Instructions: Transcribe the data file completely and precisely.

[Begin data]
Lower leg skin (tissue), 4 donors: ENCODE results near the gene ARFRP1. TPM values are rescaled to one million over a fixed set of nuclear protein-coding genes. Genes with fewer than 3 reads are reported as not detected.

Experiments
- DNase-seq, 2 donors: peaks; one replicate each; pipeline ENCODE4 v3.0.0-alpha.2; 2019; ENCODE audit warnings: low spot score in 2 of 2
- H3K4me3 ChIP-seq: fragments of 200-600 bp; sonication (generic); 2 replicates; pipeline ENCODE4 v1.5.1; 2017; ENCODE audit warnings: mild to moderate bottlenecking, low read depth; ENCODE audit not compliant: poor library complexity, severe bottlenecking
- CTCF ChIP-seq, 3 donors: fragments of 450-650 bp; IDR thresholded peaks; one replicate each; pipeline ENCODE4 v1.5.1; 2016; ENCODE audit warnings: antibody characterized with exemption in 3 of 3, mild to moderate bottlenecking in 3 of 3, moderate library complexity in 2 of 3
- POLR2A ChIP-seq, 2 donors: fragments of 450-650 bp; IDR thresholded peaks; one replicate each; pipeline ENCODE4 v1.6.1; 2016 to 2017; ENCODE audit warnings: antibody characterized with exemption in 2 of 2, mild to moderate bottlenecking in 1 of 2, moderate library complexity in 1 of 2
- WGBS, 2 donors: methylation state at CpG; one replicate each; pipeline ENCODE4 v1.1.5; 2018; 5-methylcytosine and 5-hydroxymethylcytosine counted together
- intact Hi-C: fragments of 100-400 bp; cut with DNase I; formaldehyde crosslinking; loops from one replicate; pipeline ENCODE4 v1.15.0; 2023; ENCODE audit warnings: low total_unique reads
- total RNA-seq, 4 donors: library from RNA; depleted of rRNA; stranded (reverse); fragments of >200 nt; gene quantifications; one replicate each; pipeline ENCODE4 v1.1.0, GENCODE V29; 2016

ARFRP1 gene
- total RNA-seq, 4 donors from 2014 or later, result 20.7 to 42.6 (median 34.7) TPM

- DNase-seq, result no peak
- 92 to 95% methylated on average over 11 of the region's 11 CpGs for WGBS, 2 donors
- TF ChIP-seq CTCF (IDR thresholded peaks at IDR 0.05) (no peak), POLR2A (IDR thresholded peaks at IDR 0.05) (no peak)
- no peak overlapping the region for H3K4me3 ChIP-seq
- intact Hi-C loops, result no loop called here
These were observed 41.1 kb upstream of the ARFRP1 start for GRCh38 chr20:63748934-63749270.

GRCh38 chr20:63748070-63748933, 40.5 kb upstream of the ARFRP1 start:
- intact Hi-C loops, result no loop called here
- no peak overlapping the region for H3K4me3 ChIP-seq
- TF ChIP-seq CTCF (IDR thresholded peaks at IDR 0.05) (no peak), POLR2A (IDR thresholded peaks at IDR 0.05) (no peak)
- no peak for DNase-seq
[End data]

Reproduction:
Lower leg skin (tissue), 4 donors: ENCODE results near the gene ARFRP1. TPM values are rescaled to one million over a fixed set of nuclear protein-coding genes. Genes with fewer than 3 reads are reported as not detected.

Experiments
- DNase-seq, 2 donors: peaks; one replicate each; pipeline ENCODE4 v3.0.0-alpha.2; 2019; ENCODE audit warnings: low spot score in 2 of 2
- H3K4me3 ChIP-seq: fragments of 200-600 bp; sonication (generic); 2 replicates; pipeline ENCODE4 v1.5.1; 2017; ENCODE audit warnings: mild to moderate bottlenecking, low read depth; ENCODE audit not compliant: poor library complexity, severe bottlenecking
- CTCF ChIP-seq, 3 donors: fragments of 450-650 bp; IDR thresholded peaks; one replicate each; pipeline ENCODE4 v1.5.1; 2016; ENCODE audit warnings: antibody characterized with exemption in 3 of 3, mild to moderate bottlenecking in 3 of 3, moderate library complexity in 2 of 3
- POLR2A ChIP-seq, 2 donors: fragments of 450-650 bp; IDR thresholded peaks; one replicate each; pipeline ENCODE4 v1.6.1; 2016 to 2017; ENCODE audit warnings: antibody characterized with exemption in 2 of 2, mild to moderate bottlenecking in 1 of 2, moderate library complexity in 1 of 2
- WGBS, 2 donors: methylation state at CpG; one replicate each; pipeline ENCODE4 v1.1.5; 2018; 5-methylcytosine and 5-hydroxymethylcytosine counted together
- intact Hi-C: fragments of 100-400 bp; cut with DNase I; formaldehyde crosslinking; loops from one replicate; pipeline ENCODE4 v1.15.0; 2023; ENCODE audit warnings: low total_unique reads
- total RNA-seq, 4 donors: library from RNA; depleted of rRNA; stranded (reverse); fragments of >200 nt; gene quantifications; one replicate each; pipeline ENCODE4 v1.1.0, GENCODE V29; 2016

ARFRP1 gene
- total RNA-seq, 4 donors from 2014 or later, result 20.7 to 42.6 (median 34.7) TPM

- DNase-seq, result no peak
- 92 to 95% methylated on average over 11 of the region's 11 CpGs for WGBS, 2 donors
- TF ChIP-seq CTCF (IDR thresholded peaks at IDR 0.05) (no peak), POLR2A (IDR thresholded peaks at IDR 0.05) (no peak)
- no peak overlapping the region for H3K4me3 ChIP-seq
- intact Hi-C loops, result no loop called here
These were observed 41.1 kb upstream of the ARFRP1 start for GRCh38 chr20:63748934-63749270.

GRCh38 chr20:63748070-63748933, 40.5 kb upstream of the ARFRP1 start:
- intact Hi-C loops, result no loop called here
- no peak overlapping the region for H3K4me3 ChIP-seq
- TF ChIP-seq CTCF (IDR thresholded peaks at IDR 0.05) (no peak), POLR2A (IDR thresholded peaks at IDR 0.05) (no peak)
- no peak for DNase-seq